Scripting with the Phantom Autoscale API¶
Phantom uses the AWS Autoscaling protocol, and we boto for scripting Phantom. On this page we will describe some simple boto applications for interacting with Phantom.
The first thing you will need in order to use the Autoscale API is your FutureGrid access tokens. Acquiring your FutureGrid access tokens is described here. Inside of your hotel.conf file you will find the access tokens under the entries:
vws.repository.s3id=<access key> vws.repository.s3key=<secret key>
You will also need to know the URL of the Phantom Autoscale API service. It is: https://phantom.nimbusproject.org:8445.
For convenience store those values in the following environment variables:
export EC2_ACCESS_KEY=<access key> export EC2_SECRET_KEY=<secret key> export PHANTOM_URL=https://phantom.nimbusproject.org:8445
We recommend using boto to interact with Phantom Autoscale API.
You must use boto 2.7.0 or greater, but not boto 2.9.3 which is incompatible with the Phantom Autoscale API.
To get started, create a new virtual environment and install boto into it. The following commands should do this for you:
$ virtualenv phantom New python executable in phantom/bin/python Installing distribute...............done. Installing pip...............done. $ source phantom/bin/activate $ pip install 'boto >= 2.7.0, < 2.9.3' Downloading/unpacking boto>=2.7.0,<2.9.3 Downloading boto-2.9.2.tar.gz (875Kb): 875Kb downloaded Running setup.py egg_info for package boto ....... Successfully installed boto Cleaning up...
You now have boto installed and ready to use. Please note the command:
$ source phantom/bin/activate
You will need to run this command in every session where you wish to use your python boto environment.
The following sample programs can be used to aid in understanding. All of these values can be found in your FutureGrid cloud-client cloud.properties file.
- Create a Launch Configuration.
- Delete a Launch Configuration.
- List all Launch Configurations.
- Create a Domain.
- Delete a Domain.
- List all running domains.
- Change the n-preserving value.
Here is a sample session of using the above scripts. In it we will create a launch configuration that has 2 sites. We will then launch a domain that spans those 2 sites. First we create the launch configuration:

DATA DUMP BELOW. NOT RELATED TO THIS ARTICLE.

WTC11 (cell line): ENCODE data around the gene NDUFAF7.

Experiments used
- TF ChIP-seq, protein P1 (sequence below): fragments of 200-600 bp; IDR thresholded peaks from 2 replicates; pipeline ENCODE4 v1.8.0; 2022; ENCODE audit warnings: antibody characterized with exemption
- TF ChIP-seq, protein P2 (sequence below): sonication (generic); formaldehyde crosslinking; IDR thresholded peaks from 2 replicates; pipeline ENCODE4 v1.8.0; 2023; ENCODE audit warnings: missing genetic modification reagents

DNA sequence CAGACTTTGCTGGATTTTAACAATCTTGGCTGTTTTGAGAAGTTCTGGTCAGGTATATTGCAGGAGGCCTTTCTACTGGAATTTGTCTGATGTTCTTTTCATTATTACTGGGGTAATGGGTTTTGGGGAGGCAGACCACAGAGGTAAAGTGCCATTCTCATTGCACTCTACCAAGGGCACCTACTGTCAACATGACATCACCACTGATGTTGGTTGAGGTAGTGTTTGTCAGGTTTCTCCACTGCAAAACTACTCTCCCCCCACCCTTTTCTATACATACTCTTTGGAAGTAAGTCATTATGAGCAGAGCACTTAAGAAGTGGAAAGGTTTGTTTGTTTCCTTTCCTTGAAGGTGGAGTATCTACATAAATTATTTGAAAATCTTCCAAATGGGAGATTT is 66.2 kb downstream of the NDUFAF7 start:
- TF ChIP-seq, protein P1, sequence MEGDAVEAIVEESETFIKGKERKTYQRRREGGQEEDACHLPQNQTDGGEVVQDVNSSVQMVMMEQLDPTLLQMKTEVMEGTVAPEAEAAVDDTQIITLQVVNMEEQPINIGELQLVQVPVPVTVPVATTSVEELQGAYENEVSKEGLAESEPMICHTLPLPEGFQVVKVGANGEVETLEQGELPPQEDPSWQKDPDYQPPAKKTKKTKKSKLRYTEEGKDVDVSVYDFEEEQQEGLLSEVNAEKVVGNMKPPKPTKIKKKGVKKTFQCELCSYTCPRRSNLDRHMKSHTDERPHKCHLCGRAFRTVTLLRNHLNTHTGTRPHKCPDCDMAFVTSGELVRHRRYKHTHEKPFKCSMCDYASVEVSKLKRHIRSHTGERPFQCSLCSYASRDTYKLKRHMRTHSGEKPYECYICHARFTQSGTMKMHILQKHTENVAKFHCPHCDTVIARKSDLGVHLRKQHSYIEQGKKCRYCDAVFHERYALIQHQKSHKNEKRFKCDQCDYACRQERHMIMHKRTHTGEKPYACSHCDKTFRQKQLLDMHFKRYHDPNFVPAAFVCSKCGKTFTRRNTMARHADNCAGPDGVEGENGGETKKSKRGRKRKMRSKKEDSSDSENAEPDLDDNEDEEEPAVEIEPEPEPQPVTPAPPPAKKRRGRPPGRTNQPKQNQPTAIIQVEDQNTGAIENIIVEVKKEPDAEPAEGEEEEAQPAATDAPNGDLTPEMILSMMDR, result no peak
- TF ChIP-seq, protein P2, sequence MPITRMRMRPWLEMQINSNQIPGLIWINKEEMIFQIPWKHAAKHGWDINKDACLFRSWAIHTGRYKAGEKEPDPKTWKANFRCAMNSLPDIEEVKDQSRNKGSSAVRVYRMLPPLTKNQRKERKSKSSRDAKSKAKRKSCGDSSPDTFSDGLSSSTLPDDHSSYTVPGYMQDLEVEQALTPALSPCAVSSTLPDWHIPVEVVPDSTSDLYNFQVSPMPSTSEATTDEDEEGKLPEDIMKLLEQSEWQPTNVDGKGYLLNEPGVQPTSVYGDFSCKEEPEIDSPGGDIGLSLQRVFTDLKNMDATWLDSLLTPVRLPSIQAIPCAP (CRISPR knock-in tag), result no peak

$ python lc_create.py testlc1@hotel hello-cloud $ python lc_create.py testlc1@sierra hello-cloud $ python lc_list.py testlc1@hotel testlc1@sierra
Note that we had to call lc_create.py twice, once for each cloud. We used the same name so that the two calls will be associated. In the listing they appear as two separate launch configurations, and as far as the AWS protocol goes they are treated as two launch configurations. However, in Phantom they will be treated as one.
The next thing we do is create a domain using that launch configuration:
$ python asg_create.py testDomain1 testlc1@hotel 3 hotel:1 sierra:2 using LaunchConfiguration:testlc1@hotel $ python asg_list.py testDomain1 testlc1 : 3 Instances: --------- sierra : Healthy hotel : Healthy sierra : Healthy
The arguments to that program are as follows in order:
- the new domain name
- the launch configuration name
- the size of the domain
- a list of clouds and the maximum number of domains that will be on them. This takes the following format <cloud name>:<max vms>
Notice the we used the launch configuration name testlc1@hotel. We could have also used the name testlc1@sierra if we wanted to. It just has to match one of the AWS launch configuration names. Phantom will internally associate it with all the sites that have the name prefix of “testlc1”.
Now we clean everything up:
$ python asg_delete.py testDomain1 deleting AutoScaleGroup<testDomain1> $ python lc_delete.py testlc1@hotel $ python lc_delete.py testlc1@sierra